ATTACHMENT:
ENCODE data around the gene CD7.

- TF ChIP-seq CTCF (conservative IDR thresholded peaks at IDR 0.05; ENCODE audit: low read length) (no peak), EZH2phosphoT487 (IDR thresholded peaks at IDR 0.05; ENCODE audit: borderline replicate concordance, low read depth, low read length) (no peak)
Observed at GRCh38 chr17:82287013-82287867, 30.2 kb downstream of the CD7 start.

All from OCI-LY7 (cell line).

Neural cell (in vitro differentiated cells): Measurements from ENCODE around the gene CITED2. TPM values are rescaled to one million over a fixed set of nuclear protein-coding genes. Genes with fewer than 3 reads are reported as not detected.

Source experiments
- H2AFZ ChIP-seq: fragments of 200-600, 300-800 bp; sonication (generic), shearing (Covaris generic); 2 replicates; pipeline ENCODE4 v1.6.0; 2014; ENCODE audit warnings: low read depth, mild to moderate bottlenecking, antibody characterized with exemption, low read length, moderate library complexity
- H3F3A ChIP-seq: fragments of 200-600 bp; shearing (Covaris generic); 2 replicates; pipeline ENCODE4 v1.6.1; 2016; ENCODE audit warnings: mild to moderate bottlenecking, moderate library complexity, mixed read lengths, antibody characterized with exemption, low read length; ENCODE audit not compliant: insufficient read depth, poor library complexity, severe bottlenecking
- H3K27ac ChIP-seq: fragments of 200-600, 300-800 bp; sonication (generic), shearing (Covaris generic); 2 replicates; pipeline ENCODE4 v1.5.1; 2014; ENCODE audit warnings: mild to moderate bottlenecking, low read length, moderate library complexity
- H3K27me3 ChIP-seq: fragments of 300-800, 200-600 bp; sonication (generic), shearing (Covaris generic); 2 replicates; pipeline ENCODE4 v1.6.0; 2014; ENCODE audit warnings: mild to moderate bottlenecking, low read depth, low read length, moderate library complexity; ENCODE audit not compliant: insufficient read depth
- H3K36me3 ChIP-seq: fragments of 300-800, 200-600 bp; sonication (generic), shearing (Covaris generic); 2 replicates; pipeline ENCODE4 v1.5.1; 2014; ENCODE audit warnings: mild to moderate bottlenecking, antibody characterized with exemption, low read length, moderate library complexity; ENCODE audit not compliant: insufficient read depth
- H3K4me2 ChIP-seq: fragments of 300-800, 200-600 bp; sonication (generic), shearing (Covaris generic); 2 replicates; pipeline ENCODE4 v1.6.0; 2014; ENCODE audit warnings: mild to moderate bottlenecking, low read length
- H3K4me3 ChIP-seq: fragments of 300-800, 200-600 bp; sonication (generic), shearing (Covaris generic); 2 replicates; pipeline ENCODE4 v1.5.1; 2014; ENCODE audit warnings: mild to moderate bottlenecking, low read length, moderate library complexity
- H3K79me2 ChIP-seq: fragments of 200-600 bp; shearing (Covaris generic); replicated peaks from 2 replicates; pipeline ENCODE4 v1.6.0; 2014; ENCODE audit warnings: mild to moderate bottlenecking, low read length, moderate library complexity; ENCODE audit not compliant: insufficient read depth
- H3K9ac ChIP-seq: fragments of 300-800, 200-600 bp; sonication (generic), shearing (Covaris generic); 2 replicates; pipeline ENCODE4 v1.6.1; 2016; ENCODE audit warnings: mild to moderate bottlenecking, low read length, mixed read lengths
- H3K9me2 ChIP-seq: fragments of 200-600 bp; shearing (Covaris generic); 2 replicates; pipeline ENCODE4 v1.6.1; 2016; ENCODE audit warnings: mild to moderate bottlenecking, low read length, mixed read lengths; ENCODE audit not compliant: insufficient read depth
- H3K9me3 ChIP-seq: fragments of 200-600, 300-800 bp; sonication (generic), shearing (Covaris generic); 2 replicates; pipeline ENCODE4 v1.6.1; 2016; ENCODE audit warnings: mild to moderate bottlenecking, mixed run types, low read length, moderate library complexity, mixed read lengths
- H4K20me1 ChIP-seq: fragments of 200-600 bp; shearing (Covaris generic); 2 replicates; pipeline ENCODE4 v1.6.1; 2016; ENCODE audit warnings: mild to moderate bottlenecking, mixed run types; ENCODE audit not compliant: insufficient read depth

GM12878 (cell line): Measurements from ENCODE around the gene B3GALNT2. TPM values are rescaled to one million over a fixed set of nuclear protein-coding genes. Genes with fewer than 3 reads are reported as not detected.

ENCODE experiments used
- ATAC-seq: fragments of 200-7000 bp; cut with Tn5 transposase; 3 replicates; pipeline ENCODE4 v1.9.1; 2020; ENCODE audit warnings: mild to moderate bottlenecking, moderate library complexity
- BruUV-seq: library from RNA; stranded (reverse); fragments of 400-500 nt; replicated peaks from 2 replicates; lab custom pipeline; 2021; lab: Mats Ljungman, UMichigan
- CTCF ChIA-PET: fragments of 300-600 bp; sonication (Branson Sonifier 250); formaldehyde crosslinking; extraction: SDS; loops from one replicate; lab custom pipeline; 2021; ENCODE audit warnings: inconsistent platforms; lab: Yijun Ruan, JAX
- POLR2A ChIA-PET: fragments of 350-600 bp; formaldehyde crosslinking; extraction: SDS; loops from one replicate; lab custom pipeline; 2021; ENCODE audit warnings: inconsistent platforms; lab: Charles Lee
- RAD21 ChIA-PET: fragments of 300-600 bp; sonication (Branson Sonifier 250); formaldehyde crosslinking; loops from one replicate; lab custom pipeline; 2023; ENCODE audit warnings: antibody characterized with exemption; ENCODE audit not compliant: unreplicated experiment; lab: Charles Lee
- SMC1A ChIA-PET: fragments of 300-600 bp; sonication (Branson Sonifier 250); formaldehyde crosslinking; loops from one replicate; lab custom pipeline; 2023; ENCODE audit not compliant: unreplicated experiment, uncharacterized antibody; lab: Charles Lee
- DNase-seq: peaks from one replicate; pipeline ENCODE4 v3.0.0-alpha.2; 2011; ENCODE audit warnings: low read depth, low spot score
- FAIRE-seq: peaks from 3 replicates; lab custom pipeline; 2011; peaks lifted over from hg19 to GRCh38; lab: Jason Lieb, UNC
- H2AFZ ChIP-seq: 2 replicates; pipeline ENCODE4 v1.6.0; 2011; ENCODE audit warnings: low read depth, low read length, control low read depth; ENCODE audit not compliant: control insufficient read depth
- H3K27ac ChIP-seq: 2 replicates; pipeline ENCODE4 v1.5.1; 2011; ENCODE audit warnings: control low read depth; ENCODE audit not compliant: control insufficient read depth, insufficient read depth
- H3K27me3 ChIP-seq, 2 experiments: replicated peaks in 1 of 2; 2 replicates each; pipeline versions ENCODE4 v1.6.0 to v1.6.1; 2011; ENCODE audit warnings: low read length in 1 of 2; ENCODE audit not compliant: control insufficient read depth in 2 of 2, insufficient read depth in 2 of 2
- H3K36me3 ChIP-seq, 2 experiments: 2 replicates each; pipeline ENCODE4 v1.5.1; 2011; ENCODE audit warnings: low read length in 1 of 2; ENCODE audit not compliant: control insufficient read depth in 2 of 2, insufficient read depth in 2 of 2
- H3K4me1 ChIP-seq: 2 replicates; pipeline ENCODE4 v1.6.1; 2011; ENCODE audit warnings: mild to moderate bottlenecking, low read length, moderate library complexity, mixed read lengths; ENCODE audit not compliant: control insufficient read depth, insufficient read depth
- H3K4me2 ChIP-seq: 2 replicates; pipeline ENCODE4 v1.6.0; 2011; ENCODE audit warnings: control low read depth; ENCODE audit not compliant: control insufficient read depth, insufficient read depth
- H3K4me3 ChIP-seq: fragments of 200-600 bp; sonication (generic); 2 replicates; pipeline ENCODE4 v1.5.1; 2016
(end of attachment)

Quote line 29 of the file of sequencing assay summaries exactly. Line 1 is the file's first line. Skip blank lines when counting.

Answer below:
- H2AFZ ChIP-seq: 2 replicates; pipeline ENCODE4 v1.6.0; 2011; ENCODE audit warnings: low read depth, low read length, control low read depth; ENCODE audit not compliant: control insufficient read depth